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Multiple System Atrophy

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Multiple System Atrophy
ICD-10 G903
ICD-9 333.0
OMIM [1]
DiseasesDB 8441
MedlinePlus [2]
eMedicine neuro/671
MeSH {{{MeshNumber}}}

Multiple system atrophy (MSA) is a degenerative neurological disorder.

PresentationEdit

MSA is characterized by a combination of the following:

When autonomic failure predominates, the term Shy-Drager syndrome is often used, although this term is no longer current, given the recent terminology changes which are explained below.

MSA is associated with the degeneration of nerve cells in specific areas of the brain. This cell degeneration causes problems with movement, balance and automatic functions of the body such as bladder control.

Nerve cells in the affected areas of the brain shrink (atrophy). When brain tissue of a person with MSA is examined under a microscope, structures called glial cytoplasmic inclusion bodies or Papp-Lantos bodies. It is the presence of these inclusion bodies in the movement, balance and automatic control centres of the brain that confirms a diagnosis of MSA.

SymptomsEdit

For men, the first sign is often erectile dysfunction (unable to achieve or sustain an erection). Both men and women often experience problems with their bladders including urgency, frequency, incomplete bladder emptying or an inability to pass urine (retention).

As the disease progresses three groups of symptoms predominate. These are:

  • parkinsonism (slow, stiff movement, writing becomes small and spidery)
  • cerebellar dysfunction (difficulty coordinating movement and balance)
  • autonomic dysfunction (impaired automatic body functions) including:
— postural or orthostatic hypotension, resulting in dizziness or fainting upon standing up
urinary incontinence
impotence
constipation
dry mouth and skin
— trouble regulating body temperature due to abnormal sweating
abnormal breathing during sleep

Not all patients experience all of these symptoms.

PrognosisEdit

MSA usually progresses more quickly than Parkinson's disease.[1]There is no remission from the disease. The remaining lifespan after the onset of symptoms is on average about 9 years.[2] Almost 80% of patients are disabled within 5 years of onset of the motor symptoms, and only 20% survive past 12 years.[How to reference and link to summary or text] Rate of progression differs in every case and speed of decline may vary widely in individual patients.

TreatmentEdit

There is no cure for MSA, so treatment involves treating the symptoms.

Management by rehabilitation professionals (physiotherapists, occupational therapists, speech therapists, and others) for problems with walking/movement, daily tasks, and speech problems is essential. Also social workers can help with coping with disability and access to health care services, both for the person with MSA as well as his/her family caregivers.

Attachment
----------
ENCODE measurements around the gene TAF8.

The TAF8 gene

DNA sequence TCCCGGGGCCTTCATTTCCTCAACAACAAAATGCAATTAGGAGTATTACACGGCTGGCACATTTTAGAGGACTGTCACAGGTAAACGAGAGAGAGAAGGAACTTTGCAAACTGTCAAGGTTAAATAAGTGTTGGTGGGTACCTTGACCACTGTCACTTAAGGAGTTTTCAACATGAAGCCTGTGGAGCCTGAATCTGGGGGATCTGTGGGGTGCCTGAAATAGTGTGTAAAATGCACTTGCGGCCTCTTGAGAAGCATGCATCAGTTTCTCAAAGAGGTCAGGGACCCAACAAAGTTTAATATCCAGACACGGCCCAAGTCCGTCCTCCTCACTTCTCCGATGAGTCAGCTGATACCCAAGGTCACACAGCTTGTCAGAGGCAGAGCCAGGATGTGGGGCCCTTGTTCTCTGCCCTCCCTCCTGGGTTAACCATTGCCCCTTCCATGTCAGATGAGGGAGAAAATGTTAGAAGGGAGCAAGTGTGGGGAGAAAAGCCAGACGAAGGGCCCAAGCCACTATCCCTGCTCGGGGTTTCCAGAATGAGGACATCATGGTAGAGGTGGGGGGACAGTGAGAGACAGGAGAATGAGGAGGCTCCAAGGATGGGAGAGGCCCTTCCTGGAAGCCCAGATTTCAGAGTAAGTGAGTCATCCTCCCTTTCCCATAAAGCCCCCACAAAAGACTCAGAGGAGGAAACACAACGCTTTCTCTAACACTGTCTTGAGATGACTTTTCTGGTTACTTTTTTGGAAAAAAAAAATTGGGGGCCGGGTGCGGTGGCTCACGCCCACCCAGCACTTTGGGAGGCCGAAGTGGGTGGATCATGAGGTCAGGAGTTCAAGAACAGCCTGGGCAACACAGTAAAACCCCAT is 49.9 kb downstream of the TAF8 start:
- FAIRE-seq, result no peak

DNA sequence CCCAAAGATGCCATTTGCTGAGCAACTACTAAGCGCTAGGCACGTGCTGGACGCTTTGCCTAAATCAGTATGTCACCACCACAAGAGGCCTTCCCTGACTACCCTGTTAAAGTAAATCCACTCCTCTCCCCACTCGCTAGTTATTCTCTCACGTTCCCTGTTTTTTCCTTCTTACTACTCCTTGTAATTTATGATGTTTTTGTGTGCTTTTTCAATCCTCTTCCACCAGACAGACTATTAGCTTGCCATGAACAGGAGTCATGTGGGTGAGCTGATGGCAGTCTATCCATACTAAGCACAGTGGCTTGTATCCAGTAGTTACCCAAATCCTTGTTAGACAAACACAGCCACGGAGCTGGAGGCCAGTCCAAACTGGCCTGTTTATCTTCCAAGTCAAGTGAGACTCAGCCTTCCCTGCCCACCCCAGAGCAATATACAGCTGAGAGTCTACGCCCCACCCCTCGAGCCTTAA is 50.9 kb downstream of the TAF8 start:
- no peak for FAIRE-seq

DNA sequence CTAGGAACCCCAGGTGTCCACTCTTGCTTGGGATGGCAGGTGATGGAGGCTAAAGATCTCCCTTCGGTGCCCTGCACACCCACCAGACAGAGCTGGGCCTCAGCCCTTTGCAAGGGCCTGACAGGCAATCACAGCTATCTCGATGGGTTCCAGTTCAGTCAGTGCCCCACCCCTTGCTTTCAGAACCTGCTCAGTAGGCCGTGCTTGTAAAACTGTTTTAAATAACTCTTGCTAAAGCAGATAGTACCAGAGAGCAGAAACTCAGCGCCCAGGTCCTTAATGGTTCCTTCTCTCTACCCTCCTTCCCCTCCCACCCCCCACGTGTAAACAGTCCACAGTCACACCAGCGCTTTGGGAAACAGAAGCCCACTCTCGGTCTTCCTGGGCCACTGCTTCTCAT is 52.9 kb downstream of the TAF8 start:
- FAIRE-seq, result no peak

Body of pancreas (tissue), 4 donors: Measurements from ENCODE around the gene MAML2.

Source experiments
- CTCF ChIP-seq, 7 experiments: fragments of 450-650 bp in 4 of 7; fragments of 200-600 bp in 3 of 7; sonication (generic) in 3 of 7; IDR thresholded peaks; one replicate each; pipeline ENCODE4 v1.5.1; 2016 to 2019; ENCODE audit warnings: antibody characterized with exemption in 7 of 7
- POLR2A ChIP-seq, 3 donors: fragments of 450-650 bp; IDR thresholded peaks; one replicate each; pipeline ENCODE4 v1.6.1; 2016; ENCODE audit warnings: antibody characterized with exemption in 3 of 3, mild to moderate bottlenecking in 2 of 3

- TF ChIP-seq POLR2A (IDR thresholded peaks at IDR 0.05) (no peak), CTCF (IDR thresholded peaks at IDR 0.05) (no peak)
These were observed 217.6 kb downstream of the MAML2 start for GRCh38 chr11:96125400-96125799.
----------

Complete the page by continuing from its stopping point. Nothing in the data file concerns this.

One particularly serious problem, the drop in blood pressure upon standing up (with risk of fainting thus injury from falling) often responds to fludrocortisone, a synthetic mineralocorticoid. Another common drug treatment is midodrine (an alpha-agonist.) Non-drug treatments include "head-up tilt" (elevating the head of the whole bed by about 10 degrees), salt tablets, generous intake of fluids, and pressure (elastic) stockings. Avoidance of triggers of low blood pressure (e.g. hot weather, alcohol, dehydration) are crucial.

Levdopa (L-Dopa) often only transiently or does not alleviate the parkinsonian symptoms of most MSA patients. In fact, poor response to L-Dopa has been suggested as a possible element in the differential diagnosis of MSA from Parkinson's disease.

Ongoing care from a neurologist specialized in "movement disorders" is recommended as the complex symptoms of MSA are often not familiar to less-specialized health care professionals.

Hospice/homecare services can be very useful as disability progresses.

TerminologyEdit

Other terms have been used to refer to this disorder, based on the predominant systems presented. These terms and their distinctions have been dropped in recent (1996 onwards) medical usage[3] and replaced with MSA subtype naming, but are helpful to understanding the older literature about this disease:

Name Characteristics Abbreviation
Striatonigral degeneration predominating Parkinson's-like symptoms MSA-p, "p" = parkinsonian subtype
Shy-Drager syndrome characterized by Parkinsonism plus a more pronounced failure of the autonomic nervous system[4] MSA-a, "a" = autonomic dysfunction subtype
Sporadic Olivopontocerebellar atrophy (OPCA) characterized by progressive ataxia (an inability to coordinate voluntary muscular movements) of the gait and arms and dysarthria (difficulty in articulating words) MSA - c, "c" = cerebellar dysfunction subtype

External linksEdit

ReferencesEdit

  1. Bower J, Maraganore D, McDonnell S, Rocca W (1997). Incidence of progressive supranuclear palsy and multiple system atrophy in Olmsted County, Minnesota, 1976 to 1990. Neurology 49 (5): 1284-8.
  2. unknown (2007). NINDS Multiple System Atrophy Information Page.
  3. The Consensus Committee of the American Autonomic Society and the American Academy of Neurology. Consensus statement on the definition of orthostatic hypotension, pure autonomic failure, and multiple system atrophy. Neurology 1996;46:1470. PMID 8628505.
  4. Shy GM, Drager GA. A neurological syndrome associated with orthostatic hypotension: a clinical-pathologic study. Arch Neurol 1960;2:511-27. PMID 14446364.



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